That just because people get to your website and find out more about you and love it and want to take that next step in that first level of engagement with you. And so those are really the five pillars we think of a successful media brand is like social media on top, just awareness, right? Engagement at the podcast level. So YouTube and podcasting and then the website and email finally is like the kind of steps that you want somebody to go through, but it’s got to go back to your website because it’s a place that you own. It’s a place where people can engage with you. You can customize the heck out of it. WordPress is like the OG, like no code tool and you can just literally do anything you want with WordPress.

We’re huge fans. Automatic itself is one of our investors. We’re just huge fans of open source and of WordPress. And I think that anyone who takes their content and their podcast really seriously should own where it’s distributed from. And you can have tools like Castos that sit on top of that to manage the file delivery and stuff. Just like you would have a vimeo account for video hosting. You’re not going to host your files on your WordPress server. It’s almost the same analogy.

But you 100% should own where your content lives. Otherwise you’re at risk of the crazy stuff we see with X and Twitter right now, right? Like Elon Musk just rips all these handles away from people. And what are you going to do? You’re literally going to do nothing. I mean, the few things that you own entirely in this world are your email list, your domain, and your feed, your podcast feed, right? No one is ever going to take my podcast feed away from me because it is, just like yours is.

I think that there’s always like a little bit of extra work and we got to update WordPress and we got to pay SiteGround for hosting or whatever. But it is such a no brainer for people that want control and ownership over their content 100%. Your question was about SEO, but I think that it starts with control and ownership. Because without it, all this other stuff we do is for not right, because someone calan just come tomorrow and go take this away. I mean, SEO, you can install rank, math or Yoast or whatever it is, right? To optimize your post for SEO. You can embed trendscripts, which is something we do.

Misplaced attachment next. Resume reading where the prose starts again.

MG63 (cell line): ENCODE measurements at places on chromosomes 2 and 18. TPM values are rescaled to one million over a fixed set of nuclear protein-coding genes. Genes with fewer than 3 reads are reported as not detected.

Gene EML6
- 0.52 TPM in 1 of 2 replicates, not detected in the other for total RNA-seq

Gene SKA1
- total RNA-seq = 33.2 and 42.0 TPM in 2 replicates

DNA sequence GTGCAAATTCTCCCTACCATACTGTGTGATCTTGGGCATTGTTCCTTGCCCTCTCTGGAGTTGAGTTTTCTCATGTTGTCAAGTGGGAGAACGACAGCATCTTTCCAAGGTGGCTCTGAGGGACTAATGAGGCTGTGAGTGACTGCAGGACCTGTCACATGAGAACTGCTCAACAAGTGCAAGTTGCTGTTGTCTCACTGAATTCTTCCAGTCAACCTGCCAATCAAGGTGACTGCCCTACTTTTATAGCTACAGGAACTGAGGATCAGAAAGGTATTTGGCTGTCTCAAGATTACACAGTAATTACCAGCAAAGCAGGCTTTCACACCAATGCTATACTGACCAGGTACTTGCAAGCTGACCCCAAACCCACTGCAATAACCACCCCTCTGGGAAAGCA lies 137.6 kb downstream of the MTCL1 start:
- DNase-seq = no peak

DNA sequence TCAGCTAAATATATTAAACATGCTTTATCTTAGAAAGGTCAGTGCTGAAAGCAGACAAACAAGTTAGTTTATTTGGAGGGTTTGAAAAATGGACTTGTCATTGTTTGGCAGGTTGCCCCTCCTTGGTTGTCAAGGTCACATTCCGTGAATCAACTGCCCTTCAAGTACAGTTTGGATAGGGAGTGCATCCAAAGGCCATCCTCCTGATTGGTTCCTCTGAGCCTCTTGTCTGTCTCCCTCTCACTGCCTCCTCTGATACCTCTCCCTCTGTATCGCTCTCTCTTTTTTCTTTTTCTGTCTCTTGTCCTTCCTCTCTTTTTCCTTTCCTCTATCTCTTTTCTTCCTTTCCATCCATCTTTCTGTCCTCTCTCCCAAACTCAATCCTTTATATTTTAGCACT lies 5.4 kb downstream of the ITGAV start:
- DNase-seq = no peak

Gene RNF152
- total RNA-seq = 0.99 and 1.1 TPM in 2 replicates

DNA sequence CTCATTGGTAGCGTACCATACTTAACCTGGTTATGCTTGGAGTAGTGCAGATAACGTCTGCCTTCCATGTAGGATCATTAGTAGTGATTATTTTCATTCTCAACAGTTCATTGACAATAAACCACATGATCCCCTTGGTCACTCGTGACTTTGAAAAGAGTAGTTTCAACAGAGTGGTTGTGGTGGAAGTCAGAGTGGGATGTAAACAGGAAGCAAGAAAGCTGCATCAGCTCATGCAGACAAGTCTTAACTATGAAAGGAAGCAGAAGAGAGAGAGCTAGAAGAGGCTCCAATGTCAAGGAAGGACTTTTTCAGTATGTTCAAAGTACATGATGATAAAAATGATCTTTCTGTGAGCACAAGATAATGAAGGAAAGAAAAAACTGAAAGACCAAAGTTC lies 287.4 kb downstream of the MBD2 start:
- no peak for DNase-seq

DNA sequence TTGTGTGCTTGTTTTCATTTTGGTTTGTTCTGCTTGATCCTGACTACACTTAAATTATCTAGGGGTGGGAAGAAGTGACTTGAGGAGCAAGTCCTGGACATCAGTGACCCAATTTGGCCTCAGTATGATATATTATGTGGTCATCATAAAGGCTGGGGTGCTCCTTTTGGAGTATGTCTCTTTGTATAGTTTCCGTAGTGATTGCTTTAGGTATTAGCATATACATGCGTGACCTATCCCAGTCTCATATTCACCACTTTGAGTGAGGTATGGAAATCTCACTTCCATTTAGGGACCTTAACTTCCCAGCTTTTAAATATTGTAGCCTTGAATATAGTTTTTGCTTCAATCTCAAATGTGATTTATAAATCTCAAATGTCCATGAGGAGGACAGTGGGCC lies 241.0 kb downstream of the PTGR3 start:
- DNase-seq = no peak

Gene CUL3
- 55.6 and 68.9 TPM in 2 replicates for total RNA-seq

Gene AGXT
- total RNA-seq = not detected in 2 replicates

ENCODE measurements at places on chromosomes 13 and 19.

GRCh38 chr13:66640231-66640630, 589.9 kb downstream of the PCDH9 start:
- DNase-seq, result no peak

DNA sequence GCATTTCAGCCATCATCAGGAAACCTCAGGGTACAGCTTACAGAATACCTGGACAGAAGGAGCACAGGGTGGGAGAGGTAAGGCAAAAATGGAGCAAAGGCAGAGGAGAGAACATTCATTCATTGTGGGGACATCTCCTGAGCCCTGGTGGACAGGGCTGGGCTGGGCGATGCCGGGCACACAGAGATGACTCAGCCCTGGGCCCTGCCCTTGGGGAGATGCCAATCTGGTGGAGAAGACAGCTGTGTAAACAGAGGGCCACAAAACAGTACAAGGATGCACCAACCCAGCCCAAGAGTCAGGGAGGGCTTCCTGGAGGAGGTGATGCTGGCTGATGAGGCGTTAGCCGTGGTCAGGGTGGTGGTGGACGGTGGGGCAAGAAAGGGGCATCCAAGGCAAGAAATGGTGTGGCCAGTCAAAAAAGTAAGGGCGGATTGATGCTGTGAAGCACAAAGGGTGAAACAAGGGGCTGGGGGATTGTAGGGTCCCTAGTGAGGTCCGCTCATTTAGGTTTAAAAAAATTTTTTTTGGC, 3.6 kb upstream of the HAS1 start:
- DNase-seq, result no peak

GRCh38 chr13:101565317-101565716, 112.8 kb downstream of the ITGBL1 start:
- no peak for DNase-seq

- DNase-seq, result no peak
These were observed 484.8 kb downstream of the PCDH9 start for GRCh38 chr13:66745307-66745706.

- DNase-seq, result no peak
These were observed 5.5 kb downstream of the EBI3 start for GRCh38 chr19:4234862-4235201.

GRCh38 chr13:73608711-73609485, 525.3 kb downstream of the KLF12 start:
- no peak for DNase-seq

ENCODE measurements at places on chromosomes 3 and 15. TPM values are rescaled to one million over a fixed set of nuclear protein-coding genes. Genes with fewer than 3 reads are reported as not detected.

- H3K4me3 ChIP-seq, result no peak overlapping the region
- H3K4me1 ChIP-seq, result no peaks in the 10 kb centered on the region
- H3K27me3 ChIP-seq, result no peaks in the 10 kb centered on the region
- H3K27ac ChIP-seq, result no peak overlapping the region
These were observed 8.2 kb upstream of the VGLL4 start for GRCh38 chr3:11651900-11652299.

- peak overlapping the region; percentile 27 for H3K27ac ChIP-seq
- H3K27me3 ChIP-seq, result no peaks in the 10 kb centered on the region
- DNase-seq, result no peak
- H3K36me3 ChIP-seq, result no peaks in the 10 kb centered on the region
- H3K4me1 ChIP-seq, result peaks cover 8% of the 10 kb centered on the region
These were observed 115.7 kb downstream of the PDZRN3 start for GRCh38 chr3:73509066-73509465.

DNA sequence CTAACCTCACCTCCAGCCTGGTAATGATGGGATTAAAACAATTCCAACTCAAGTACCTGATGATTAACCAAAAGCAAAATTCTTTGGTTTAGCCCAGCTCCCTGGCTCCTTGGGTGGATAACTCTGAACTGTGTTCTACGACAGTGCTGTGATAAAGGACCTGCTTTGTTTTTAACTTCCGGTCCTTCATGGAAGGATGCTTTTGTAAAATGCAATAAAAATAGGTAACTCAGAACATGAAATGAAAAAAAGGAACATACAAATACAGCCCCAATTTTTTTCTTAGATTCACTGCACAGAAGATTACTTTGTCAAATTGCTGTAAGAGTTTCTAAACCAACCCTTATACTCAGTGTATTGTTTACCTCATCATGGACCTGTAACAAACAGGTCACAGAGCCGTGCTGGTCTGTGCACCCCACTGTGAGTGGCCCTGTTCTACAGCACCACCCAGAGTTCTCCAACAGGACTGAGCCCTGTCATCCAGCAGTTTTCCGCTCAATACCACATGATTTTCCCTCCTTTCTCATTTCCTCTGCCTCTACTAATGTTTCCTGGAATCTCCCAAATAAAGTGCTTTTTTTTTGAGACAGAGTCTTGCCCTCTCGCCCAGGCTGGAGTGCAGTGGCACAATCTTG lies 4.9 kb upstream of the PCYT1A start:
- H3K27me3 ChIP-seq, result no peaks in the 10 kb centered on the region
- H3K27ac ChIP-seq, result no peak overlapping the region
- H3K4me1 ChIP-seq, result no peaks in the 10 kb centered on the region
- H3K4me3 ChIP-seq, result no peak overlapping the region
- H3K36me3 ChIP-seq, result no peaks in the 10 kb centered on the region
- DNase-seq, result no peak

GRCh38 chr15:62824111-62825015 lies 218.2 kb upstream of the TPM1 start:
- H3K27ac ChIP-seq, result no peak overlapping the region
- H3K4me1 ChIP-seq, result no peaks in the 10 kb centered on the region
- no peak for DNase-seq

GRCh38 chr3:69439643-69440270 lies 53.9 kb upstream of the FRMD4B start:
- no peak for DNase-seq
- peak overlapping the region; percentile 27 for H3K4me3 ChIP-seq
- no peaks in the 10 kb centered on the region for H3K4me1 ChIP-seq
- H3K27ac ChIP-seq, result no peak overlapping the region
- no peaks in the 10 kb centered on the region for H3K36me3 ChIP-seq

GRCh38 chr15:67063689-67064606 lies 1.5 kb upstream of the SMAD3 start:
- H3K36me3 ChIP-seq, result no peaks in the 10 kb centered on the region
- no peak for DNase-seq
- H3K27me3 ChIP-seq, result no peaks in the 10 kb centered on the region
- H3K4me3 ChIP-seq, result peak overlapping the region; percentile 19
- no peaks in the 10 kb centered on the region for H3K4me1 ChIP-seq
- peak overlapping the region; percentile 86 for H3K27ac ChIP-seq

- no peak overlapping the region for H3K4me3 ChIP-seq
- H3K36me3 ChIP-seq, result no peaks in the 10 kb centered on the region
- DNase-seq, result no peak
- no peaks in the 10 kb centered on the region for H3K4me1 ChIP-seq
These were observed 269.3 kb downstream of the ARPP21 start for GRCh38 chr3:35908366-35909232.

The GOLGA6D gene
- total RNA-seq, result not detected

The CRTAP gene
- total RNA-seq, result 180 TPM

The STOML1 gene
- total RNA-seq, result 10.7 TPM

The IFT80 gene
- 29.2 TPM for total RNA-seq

You can optimize posts and meta and things like that images.

I consider the podcast websites we make at Castas pretty good, like right out of the box, but they’re not anywhere near what you can do in a WordPress site. So I think it’s just like the depth and intentionality of SEO that you can do with your content.

[00:14:13] Calan Breckon: Yes. Okay, so you just preached my whole thing.

I’ve always drilling this home with clients and with people of being like, you only own your domain and your website. You only own your email list and you only own that feed. And so do you really want to give that power away to other companies or organizations and build their SEO juice? Because taking it back to kind of the beginning of that is all these big platforms, if you’re hosting it through your feed, they’re pointing in that direction that’s telling Google, hey, this website’s important. Over time, all of those links from those websites are eventually going to feed into yours. And they have good domain ratings. They probably have high domain ratings, which is going to build your personal domain rating. We’re getting really nerdy in the weeds here, but that’s kind of like how Google rates your website, your trust. Are you trustworthy? And you’re going to get all of that sent back to your website and that’s going to help build your business and you’re going to own that. Whereas if you’re doing that on a different platform and you’re not pointing that into the direction of your website, you’re building somebody else’s dreams. I mean, they’re still yours, but they will own that power. Just like you were talking about X and Elon Musk and all this, if they want to turn it off or shut it off or go out of business or whatever, what have you. You got to start from scratch again or you got to scramble really fast.